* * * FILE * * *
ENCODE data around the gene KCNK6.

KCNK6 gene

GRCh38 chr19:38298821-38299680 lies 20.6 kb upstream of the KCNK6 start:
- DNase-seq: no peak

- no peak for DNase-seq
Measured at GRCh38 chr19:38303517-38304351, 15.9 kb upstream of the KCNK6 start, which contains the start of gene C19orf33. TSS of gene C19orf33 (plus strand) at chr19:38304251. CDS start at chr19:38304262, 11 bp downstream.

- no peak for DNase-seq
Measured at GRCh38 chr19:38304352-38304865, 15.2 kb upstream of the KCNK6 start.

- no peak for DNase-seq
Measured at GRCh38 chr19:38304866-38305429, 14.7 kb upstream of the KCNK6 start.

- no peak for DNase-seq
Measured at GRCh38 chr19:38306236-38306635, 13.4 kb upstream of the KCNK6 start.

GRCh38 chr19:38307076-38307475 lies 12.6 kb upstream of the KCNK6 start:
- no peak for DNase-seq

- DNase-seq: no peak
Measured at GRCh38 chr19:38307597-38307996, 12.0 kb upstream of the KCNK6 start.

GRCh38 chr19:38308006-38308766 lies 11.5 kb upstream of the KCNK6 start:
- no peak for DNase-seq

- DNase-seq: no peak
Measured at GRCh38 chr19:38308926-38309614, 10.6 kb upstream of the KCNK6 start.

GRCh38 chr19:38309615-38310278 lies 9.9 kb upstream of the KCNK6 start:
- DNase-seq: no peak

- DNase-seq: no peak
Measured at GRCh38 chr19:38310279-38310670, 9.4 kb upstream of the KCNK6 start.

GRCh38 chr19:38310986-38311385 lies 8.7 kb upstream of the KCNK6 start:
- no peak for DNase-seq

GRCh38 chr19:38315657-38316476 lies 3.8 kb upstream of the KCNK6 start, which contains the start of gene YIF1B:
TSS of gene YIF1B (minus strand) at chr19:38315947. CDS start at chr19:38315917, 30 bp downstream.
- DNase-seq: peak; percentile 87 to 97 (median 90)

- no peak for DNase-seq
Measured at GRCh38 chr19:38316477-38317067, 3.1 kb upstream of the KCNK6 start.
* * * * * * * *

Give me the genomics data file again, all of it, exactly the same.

ENCODE data around the gene KCNK6.

KCNK6 gene

GRCh38 chr19:38298821-38299680 lies 20.6 kb upstream of the KCNK6 start:
- DNase-seq: no peak

- no peak for DNase-seq
Measured at GRCh38 chr19:38303517-38304351, 15.9 kb upstream of the KCNK6 start, which contains the start of gene C19orf33. TSS of gene C19orf33 (plus strand) at chr19:38304251. CDS start at chr19:38304262, 11 bp downstream.

- no peak for DNase-seq
Measured at GRCh38 chr19:38304352-38304865, 15.2 kb upstream of the KCNK6 start.

- no peak for DNase-seq
Measured at GRCh38 chr19:38304866-38305429, 14.7 kb upstream of the KCNK6 start.

- no peak for DNase-seq
Measured at GRCh38 chr19:38306236-38306635, 13.4 kb upstream of the KCNK6 start.

GRCh38 chr19:38307076-38307475 lies 12.6 kb upstream of the KCNK6 start:
- no peak for DNase-seq

- DNase-seq: no peak
Measured at GRCh38 chr19:38307597-38307996, 12.0 kb upstream of the KCNK6 start.

GRCh38 chr19:38308006-38308766 lies 11.5 kb upstream of the KCNK6 start:
- no peak for DNase-seq

- DNase-seq: no peak
Measured at GRCh38 chr19:38308926-38309614, 10.6 kb upstream of the KCNK6 start.

GRCh38 chr19:38309615-38310278 lies 9.9 kb upstream of the KCNK6 start:
- DNase-seq: no peak

- DNase-seq: no peak
Measured at GRCh38 chr19:38310279-38310670, 9.4 kb upstream of the KCNK6 start.

GRCh38 chr19:38310986-38311385 lies 8.7 kb upstream of the KCNK6 start:
- no peak for DNase-seq

GRCh38 chr19:38315657-38316476 lies 3.8 kb upstream of the KCNK6 start, which contains the start of gene YIF1B:
TSS of gene YIF1B (minus strand) at chr19:38315947. CDS start at chr19:38315917, 30 bp downstream.
- DNase-seq: peak; percentile 87 to 97 (median 90)

- no peak for DNase-seq
Measured at GRCh38 chr19:38316477-38317067, 3.1 kb upstream of the KCNK6 start.